At present, biomagnetic susceptometry provides the only noninvasive method for measurement of tissue iron stores that has been calibrated, validated, and used in clinical studies, but the complexity, cost and technical demands of the liquid-helium–cooled superconducting instruments required at present have restricted clinical access to the method. New approaches to the measurement of magnetic susceptibility are under investigation. One method uses magnetic resonance to measure the magnetic susceptibility difference between 2 homogeneous macroscopic compartments that are in contact by exploiting a resonant frequency discontinuity between the 2 materials. One material with a known susceptibility (eg, blood) may then be considered as a reference to obtain the susceptibility of the second material (eg, liver or heart).33 The use of a room-temperature device for susceptibility measurements has been proposed and is being studied.34 Still another approach is to retain the advantages of superconductivity but to use the new high-TCSQUIDs and materials to develop a device that could operate using liquid nitrogen as the refrigerant.35 Priorities in basic and clinical research in the further development of biomagnetic susceptometry for the measurement of tissue iron were identified as (1) developing innovative instrumentation for biomagnetic susceptometry that is suitable for routine clinical use in studies of iron overload, such as liquid-nitrogen cooled superconducting instruments, devices using nonsuperconducting magnetometers, or means of adapting MRI instruments for measurement of magnetic susceptibility; (2) improving biomagnetic susceptometry by the development of methods to more precisely determine the susceptibility of tissue overlying the organ of interest—for example, the bone, muscle and subcutaneous tissue overlying the liver; (3) conducting additional research to develop biomagnetic susceptometry as a means of measuring tissue iron concentrations in the heart, endocrine tissue, brain, and other organs through the use of instrumentation with arrays of magnetic sensors or by examining the potential use of magnetic susceptibility tomography.25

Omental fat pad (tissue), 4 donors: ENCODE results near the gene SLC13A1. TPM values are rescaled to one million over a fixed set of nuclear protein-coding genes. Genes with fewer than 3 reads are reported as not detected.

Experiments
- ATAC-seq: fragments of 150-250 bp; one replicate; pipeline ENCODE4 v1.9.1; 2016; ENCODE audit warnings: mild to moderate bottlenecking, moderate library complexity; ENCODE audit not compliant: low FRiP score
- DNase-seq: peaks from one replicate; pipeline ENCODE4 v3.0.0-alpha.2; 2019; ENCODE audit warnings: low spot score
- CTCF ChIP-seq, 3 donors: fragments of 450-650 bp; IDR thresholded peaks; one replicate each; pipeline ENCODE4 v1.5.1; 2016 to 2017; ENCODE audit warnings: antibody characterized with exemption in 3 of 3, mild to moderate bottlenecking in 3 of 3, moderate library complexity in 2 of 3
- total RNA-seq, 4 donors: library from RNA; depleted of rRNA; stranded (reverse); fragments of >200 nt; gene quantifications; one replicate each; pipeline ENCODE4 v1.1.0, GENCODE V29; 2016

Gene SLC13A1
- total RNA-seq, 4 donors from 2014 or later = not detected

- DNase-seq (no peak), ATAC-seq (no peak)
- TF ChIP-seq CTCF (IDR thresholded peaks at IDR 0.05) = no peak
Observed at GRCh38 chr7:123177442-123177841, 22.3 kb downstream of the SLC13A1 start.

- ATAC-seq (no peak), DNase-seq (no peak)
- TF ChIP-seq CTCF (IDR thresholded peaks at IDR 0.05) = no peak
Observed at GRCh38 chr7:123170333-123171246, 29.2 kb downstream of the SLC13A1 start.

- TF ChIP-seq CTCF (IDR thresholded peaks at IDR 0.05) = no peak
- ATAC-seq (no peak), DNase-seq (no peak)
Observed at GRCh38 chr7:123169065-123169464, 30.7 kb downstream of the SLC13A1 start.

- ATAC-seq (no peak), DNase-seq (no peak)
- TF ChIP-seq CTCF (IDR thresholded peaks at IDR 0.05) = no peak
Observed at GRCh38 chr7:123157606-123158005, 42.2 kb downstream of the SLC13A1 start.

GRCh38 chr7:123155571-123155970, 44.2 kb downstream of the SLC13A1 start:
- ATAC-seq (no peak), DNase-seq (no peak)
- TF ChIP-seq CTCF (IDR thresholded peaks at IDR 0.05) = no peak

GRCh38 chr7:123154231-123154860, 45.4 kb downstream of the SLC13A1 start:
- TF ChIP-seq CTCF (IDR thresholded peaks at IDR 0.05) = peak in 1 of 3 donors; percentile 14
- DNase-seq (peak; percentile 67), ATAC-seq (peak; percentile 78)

Summary and recommendations